Western North America on the long term 8th Dec

Hello everybody, it’s the Snowy Hibbo back again for another update on the North America snow situation. Sorry for the big delay, but it’s time for another look into the drivers and the models.

17-23 Jan

GFS shows the jetstream bringing moisture into the PNW late on the 17th, before moderate-heavy snowfall spreads across the Western US mountains on the 18th. The first wave leaves the Western US on the 20th, not before dumping snow in the CO/UT Rockies and in the Four Corners region. More snow persists across the coastal ranges and the Rockies until around the 23rd, when the system starts to fall apart. EPS Control broadly agrees with this assessment, but contrasts with lesser snow totals, and little snow for NM and AZ.

25-29 Jan

Apart from some snow showers in parts of Colorado on the 24th afternoon, no major snowfalls until the 25th, as EC Monthly shows a trough ploughing into California, bringing heavy snow in the Sierra Nevada. This moves inland on the 27th, and then combines with a big low to form moderate-heavy snowfall across the Rockies from BC to New Mexico. This eases by the 29th into light snow showers. CFS shows a trough bringing heavy snowfall for the Sierra Nevada and the PNW, and the BC Coast from the 25th Jan to the 3rd of Jan. That’s a lot of snow for the PNW resorts. The Rockies largely misses out on CFS, except on the 28th, when some light-moderate snow showers come over CO/UT.

29-31 Jan

Another system ploughs into the West Coast on EC Monthly, showing heavy snowfall for the coastal ranges in the PNW and the Sierra Nevada on the 29th. The system moves inland on the 30th slowly, bringing moderate snowfall for the entire Rockies range. The system weakens on the 31st, bringing fading lighter snowfall to the Rockies. CFS shows a continued trough during this period, mainly bringing heavy snow to the PNW.

1-2 Feb

EC Monthly shows a system coming over the Coastal ranges on the 1st of Feb, bringing light snowfall there. It moves inland later on the 1st and into the 2nd, bringing moderate snowfall to the Inland PNW, CO and Northern UT. It is clear by the 3rd of Feb. CFS continues to show the West Coast trough, although during this period, it moves south towards California, bringing moderate-heavy snow in the Sierra Nevada, before weakening by the 3rd.

4-5 Feb

EC Monthly shows a quick moving trough, impacting the BC Rockies on the evening of the 3rd, coming down the Rockies into the Inland PNW, CO and UT later on the 4th. It brings moderate snowfall to these places over the respective days. CFS shows more snow for the West Coast, specifically the PNW and Tahoe during this period.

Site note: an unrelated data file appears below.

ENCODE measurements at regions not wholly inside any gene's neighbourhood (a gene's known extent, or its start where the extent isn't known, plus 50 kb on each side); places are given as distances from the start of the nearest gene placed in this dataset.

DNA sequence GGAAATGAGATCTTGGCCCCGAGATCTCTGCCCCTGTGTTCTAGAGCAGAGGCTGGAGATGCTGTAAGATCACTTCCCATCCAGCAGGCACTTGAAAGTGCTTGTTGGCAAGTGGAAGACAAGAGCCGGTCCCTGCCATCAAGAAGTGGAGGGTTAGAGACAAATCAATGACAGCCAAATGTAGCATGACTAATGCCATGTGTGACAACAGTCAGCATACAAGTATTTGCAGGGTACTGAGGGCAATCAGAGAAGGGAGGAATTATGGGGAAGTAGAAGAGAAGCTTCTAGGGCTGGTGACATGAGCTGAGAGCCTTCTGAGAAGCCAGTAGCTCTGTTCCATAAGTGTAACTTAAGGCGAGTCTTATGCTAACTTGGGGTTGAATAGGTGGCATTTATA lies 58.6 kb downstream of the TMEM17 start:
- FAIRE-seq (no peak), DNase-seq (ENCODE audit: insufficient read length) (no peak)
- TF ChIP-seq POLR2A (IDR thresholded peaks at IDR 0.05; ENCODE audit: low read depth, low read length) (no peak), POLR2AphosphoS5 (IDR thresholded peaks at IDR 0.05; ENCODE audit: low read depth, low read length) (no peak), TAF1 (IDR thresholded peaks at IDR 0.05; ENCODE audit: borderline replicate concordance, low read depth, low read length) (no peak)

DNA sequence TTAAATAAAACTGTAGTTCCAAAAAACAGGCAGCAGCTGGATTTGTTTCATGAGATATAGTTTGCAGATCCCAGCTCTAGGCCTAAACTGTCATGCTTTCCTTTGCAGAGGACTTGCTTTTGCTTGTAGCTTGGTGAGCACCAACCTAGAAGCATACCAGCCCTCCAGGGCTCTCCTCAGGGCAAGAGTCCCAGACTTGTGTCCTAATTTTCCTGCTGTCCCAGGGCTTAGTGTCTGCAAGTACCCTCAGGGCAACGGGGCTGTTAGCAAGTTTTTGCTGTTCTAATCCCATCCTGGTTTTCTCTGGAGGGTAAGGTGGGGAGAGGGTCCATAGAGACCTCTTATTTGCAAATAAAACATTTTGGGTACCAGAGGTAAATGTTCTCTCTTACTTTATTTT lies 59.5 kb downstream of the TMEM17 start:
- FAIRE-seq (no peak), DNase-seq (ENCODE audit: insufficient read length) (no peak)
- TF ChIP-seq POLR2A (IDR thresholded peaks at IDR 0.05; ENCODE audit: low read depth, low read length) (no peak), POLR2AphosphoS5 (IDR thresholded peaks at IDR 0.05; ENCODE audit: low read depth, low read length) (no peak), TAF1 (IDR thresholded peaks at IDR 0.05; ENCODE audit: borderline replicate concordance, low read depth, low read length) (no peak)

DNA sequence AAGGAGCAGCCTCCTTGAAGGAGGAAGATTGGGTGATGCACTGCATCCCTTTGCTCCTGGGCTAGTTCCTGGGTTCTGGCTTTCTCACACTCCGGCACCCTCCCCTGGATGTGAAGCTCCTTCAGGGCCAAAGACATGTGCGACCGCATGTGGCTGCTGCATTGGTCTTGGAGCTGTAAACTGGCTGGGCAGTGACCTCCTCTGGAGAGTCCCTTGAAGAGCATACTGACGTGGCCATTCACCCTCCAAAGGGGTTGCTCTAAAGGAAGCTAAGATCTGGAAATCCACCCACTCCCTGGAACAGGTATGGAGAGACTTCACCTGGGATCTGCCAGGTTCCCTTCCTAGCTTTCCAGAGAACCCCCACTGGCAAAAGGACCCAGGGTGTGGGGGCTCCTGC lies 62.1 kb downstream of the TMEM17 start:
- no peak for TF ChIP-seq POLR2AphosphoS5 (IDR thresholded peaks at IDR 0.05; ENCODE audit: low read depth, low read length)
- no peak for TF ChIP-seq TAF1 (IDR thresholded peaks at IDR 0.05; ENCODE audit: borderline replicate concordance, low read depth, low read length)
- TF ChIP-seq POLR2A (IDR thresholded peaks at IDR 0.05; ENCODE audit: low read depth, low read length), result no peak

Climate DriversThe MJO is currently in Phase 2, and it is forecast to continue it’s cycle over to Phase 4. I am predicting that it will be in Phases 6/7 by Early Feb, which is more favourable for the Eastern US. That gives the next 20 days for the Western US to get lots of snow, while the drivers are in favour. EPS’s MJO forecast is below.

The GWO is currently in Phase 1. Changes in momentum, created by a MJO westerly wind burst, will result in a movement to GWO Phase 4, that will probably occur in Late Jan/Early Feb, to time with the MJO Phase 6/7 event. A Phase 4 GWO event is more favourable to the Eastern US, than the Western US snow wise, so again the next 10-20 days, while the AAM is lower, it would be a good time for snowfall.

The Stratosphere is still bland, with little change to the current cold and stable polar vortex. It is forecast to stay that way(below). This creates a positive influence for the Western US (more snowfall).

The Arctic Oscillation is forecasted by EPS(below) and GEFS to be negative, which is typically more favourable for the Eastern US.

So the drivers are looking not bad at all for the next 10-20 days in Western North America. I would personally love to be out there within that time period.

Thanks so much for reading. I hoped you enjoyed reading it.

Disclaimer: There is low skill asssociated with using long range model forecasts to find snow systems. All systems you see here will change, as the date gets closer and may not eventuate all together. I don’t give much accuracy to these forecasts, but you can give these a bit of your time and your dreams might come true 😉 I find the chase of these long range snow systems awesome, so come and join me! The climate driver forecasts tend to have a bit more skill than the model forecasts, but certainly don’t put all your money on them. However, climate drivers are an awesome tool to explain the weather around us.

Thanks again for reading this Japanese long range snow forecast, follow me on Twitter @longrangesnow and subscribe to my email list by clicking on the tab on the main header above.

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